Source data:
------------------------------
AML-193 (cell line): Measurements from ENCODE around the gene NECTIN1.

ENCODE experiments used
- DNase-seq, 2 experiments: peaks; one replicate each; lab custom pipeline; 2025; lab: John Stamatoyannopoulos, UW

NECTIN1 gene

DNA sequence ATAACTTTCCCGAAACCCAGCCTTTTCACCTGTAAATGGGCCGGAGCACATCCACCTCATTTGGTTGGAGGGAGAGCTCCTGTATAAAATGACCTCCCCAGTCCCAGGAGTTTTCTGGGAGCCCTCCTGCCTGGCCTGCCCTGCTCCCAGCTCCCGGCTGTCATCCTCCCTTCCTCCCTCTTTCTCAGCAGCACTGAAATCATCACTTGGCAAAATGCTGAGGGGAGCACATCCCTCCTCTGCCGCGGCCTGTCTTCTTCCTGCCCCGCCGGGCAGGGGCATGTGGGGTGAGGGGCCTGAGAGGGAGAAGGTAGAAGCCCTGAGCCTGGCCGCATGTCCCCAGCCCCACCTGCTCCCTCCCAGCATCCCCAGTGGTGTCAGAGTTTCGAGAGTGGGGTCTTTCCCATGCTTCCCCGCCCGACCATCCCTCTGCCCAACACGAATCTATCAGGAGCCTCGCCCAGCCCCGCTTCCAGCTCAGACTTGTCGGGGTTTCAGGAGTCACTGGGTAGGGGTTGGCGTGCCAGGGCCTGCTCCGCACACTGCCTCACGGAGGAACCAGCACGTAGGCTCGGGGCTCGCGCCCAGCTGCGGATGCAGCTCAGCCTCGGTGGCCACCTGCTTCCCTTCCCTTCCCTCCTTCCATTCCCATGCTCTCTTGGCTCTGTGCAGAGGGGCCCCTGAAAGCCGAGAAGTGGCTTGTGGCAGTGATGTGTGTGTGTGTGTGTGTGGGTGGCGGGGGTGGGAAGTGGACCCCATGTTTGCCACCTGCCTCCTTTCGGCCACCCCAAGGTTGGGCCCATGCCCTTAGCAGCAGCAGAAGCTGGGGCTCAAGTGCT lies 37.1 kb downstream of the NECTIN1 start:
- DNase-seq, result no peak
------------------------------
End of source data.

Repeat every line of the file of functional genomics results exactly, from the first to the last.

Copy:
AML-193 (cell line): Measurements from ENCODE around the gene NECTIN1.

ENCODE experiments used
- DNase-seq, 2 experiments: peaks; one replicate each; lab custom pipeline; 2025; lab: John Stamatoyannopoulos, UW

NECTIN1 gene

DNA sequence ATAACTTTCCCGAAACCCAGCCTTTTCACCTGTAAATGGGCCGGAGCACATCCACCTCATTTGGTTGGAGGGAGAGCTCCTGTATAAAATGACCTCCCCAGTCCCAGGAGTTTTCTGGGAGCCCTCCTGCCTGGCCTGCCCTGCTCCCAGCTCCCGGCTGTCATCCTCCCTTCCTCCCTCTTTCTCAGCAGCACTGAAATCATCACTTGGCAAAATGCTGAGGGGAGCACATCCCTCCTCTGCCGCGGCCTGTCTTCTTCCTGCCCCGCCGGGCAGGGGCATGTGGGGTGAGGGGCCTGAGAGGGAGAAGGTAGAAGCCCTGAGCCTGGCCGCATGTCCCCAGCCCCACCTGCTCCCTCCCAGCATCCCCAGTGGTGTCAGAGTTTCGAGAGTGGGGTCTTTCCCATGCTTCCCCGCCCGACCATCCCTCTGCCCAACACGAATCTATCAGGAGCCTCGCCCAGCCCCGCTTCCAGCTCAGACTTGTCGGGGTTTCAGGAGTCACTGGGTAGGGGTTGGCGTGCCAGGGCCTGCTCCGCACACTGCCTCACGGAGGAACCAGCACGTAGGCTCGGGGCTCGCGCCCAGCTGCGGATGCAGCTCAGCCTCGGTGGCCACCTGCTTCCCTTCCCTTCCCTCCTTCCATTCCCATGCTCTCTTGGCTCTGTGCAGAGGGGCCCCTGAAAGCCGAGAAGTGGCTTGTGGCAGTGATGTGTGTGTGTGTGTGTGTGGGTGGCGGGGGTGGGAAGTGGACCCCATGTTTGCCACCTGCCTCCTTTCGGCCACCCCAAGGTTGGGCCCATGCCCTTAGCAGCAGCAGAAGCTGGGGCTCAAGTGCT lies 37.1 kb downstream of the NECTIN1 start:
- DNase-seq, result no peak